Hike to Picacho Peak

The first and only time I hiked Picacho Peak, that impossibly towering mountain alongside I-10 between Tucson and Phoenix, I did it with Brett on a 100-degree day.  That was perhaps not the best choice for a steep rocky climb that offers very little shade.  This time, I vowed to do it in the ideal season, which is about now, when we are getting lots of days in the low 70s.

picacho-peak-1st-half.jpgAlex and Charon have been visiting Tucson for about a month in their 1960s Airstream Safari, and they wanted to take on the challenge of Picacho, so I said, “Let’s do it now, before it gets much warmer.”  I had wanted to get Eleanor and Emma up there too, since they’ve never hiked all the way to the peak, and Emma is now tall enough that she can make it up the tough spots.  We had hiked to the halfway point back shortly after Emma’s seventh birthday, which is hard enough, but now it was time to go for the gusto and bag that peak.  (The full hike is not recommended for kids under age 10, for good reasons.)

The Hunter Trail is 2.1 miles.  The first half is an ascent composed of many switchbacks up the steep eroded slope of the mountain’s south side.  It is in some ways the hardest park of the hike only because the slog up is fairly dull, and this presents a psychological challenge to some.  But if you get discouraged, you need only pause and look back down at the increasingly vast view of the desert floor for a little encouragement.  You’ll see the dual ribbons of Interstate 10, the parallel Southern Pacific railway, and a wriggling stretch of the Central Arizona Project canal that feeds water to Tucson.  Most people will need to pause frequently, just to catch their breath, so the excuse of “taking in the view” is pretty useful.

picacho-peak-steep1.jpgThe mid-point of the hike is a spot called “the saddle.”  From this point, you face another psychological challenge: after all that climbing, you must now begin to descend the north side along an extremely steep and rocky “trail.”  It is so steep that a cable line is provided, and you quickly give up a couple hundred feet of hard-won altitude as you proceed.  Just a look at this descent is enough to scare people into deciding that they’ve done enough for the day, and to begin heading back to the car.

The second half of the trail has nothing in common with the first half.  It’s mostly solid rock, jagged and rough, with many ridiculously steep sections that are closer to rock climbing than hiking.  Cable lines are everywhere, and for good reason.  Those prone to vertigo or fear of heights should stay home. But spectacular views and the exhilaration of overcoming the tough spots are the rewards for those who persevere.

picacho-peak-steep2.jpgThere were a few points at which I wondered if our entire group was going to make it.  Of all of us, I think Emma did the best.  She showed no fear at any of the tricky stuff, never ran low on energy, and managed even the most technical bits with little help.  Eleanor had to deal with asthma on the way up, and Alex was having some pain in his knees.  But we all made it:  We reached the summit in about two hours without loss of life or even minor maiming.

picacho-peak-eleanor-top.jpgCharon seemed the most psychologically stressed by the hike, yet she was the one who suggested we make this an annual ritual.  That’s the kind of person she is.  Faced with something that pushed her personal boundaries, she decided not only to finish it, but also commit to going back for more.  Admirable.  I understand how she feels about it.  Climbing Picacho next year will be kind of a reminder to all of us to keep challenging ourselves.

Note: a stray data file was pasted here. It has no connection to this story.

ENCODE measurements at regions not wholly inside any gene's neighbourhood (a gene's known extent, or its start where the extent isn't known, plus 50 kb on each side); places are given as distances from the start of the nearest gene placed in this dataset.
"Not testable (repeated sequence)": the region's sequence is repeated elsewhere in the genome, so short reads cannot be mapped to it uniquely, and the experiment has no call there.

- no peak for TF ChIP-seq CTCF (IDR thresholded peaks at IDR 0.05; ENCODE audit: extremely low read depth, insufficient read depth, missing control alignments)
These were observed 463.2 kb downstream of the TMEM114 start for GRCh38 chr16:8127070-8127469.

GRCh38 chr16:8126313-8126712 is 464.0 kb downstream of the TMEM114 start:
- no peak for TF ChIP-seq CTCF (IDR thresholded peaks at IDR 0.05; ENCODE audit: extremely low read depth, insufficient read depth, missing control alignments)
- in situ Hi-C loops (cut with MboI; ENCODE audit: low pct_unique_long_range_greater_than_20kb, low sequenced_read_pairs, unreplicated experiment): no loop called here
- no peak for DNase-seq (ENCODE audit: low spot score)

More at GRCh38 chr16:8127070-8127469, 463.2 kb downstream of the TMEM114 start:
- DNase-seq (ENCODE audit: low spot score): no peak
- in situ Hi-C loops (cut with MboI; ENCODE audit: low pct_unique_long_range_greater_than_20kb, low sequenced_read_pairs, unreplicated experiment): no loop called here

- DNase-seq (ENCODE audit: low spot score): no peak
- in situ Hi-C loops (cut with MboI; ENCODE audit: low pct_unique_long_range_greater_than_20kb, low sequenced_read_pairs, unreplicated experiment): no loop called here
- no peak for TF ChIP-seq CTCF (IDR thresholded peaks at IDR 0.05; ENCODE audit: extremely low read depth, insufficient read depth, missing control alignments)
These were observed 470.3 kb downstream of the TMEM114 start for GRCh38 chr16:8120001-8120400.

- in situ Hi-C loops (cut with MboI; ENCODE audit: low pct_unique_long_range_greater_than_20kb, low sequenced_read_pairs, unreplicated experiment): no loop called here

The summit of so many mountains is nothing special, usually just a view and a chance to eat a few snacks while cooling off, but it’s a great feeling to bag a peak that you’ve worked hard on.  Even little Picacho, at about 3,300 ft, is a great achievement if you weren’t sure you could make it.  I think that it doesn’t matter how tall the mountain is, or how easily other people have reached it.  Getting there is your achievement, forever.  Well worth a Saturday and a little sweat.

picacho-peak-group-top.jpg

Car and trailer shows

Although much of the rest of the country is frozen solid right now, it’s car show season in southern Arizona.   Every couple of weeks there’s a small car show somewhere around Tucson, and about once a month there will be a fairly major one nearby.  California has the reputation as being the state most crazy for collector cars, but here in southern Arizona we’re not far behind.  We’ve got a lot of old retired guys with classic rides, and they love to show them off.

This weekend the big show was the Santa Cruz Valley Car Nuts’ annual show at Tubac Golf Resort, which is about 50 miles south of Tucson.  I decided to enter the old Mercedes 300D because it was a way for me to get into the middle of the show with a picnic lunch and watch all the action. I didn’t think many people would give a hoot about a slow and squarish 1984 Mercedes, since at these shows most of the attention seems to go to hot rods, American muscle cars, and exotics.

tubac-car-nuts-300d-reflection.jpgAnd I was right.  The car was mostly ignored, which gave me the opportunity to sit in my folding chair and read a book while occasionally glancing at the parade of people going by.  Once in a while someone would point and smile at the car and I could hear them relating a tale of the “one we used to have just like that.”  A lot of people used to have Mercedes cars like mine, which is not surprising since 2.7 million of them were made worldwide.

A few people took note of the car, but I wonder if any of them noticed that mine was the only Mercedes on the line bearing a “250,000 km” badge on the grill.  That’s an honorary badge awarded by Mercedes Benz USA for very high-mileage cars.  My next badge comes at 500,000 km (310,000 miles) and I hope to get that one someday too.

I was flattered when a guy came by and asked if I wanted to sell the car, because he wanted a nice example of an old Mercedes to drive around in Mazatlan, Mexico, where he had a house.  I declined. I wasn’t looking to sell, just to have fun.